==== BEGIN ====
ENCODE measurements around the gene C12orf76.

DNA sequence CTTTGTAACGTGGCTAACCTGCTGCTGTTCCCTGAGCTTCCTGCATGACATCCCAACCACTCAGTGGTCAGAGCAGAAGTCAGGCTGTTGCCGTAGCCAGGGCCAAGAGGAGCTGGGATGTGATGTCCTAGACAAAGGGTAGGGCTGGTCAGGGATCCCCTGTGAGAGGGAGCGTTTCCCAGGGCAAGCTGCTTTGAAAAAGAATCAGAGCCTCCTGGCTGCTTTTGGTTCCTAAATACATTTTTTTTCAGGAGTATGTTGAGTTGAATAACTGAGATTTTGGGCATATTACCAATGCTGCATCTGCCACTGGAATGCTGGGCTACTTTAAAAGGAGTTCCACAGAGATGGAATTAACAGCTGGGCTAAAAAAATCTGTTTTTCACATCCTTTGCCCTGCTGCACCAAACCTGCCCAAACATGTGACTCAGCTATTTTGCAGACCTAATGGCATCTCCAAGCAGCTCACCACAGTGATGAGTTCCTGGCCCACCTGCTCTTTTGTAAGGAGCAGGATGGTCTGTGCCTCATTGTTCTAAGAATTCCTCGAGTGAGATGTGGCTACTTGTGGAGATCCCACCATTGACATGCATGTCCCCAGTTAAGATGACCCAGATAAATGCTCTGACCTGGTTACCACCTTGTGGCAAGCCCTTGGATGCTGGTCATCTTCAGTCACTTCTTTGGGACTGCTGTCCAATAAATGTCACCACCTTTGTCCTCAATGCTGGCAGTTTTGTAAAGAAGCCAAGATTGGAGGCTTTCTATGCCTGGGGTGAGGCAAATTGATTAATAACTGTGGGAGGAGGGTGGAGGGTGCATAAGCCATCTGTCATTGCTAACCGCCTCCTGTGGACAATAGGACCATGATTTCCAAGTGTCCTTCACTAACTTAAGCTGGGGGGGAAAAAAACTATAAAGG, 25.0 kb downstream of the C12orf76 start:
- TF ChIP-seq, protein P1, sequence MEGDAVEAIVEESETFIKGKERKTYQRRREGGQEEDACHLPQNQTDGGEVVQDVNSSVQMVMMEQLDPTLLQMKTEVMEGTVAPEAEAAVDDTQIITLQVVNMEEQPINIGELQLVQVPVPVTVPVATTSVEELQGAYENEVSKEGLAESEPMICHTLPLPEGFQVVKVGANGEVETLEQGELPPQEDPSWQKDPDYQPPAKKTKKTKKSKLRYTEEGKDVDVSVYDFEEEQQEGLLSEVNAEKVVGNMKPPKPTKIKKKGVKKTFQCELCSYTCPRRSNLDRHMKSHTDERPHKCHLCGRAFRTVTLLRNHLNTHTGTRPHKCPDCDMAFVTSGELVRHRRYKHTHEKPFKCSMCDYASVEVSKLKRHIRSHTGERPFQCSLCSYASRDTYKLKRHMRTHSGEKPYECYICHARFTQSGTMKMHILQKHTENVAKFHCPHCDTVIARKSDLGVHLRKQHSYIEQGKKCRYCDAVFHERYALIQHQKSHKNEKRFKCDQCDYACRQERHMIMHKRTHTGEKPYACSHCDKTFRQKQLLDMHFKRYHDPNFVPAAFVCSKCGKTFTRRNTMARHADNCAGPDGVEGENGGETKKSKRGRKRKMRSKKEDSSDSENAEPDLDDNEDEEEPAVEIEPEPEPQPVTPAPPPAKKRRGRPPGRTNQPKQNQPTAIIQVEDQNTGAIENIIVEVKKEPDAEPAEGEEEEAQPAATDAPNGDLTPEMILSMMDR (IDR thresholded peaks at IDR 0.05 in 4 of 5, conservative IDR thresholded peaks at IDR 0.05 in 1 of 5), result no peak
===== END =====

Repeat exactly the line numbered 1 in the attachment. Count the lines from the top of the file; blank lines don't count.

ENCODE measurements around the gene C12orf76.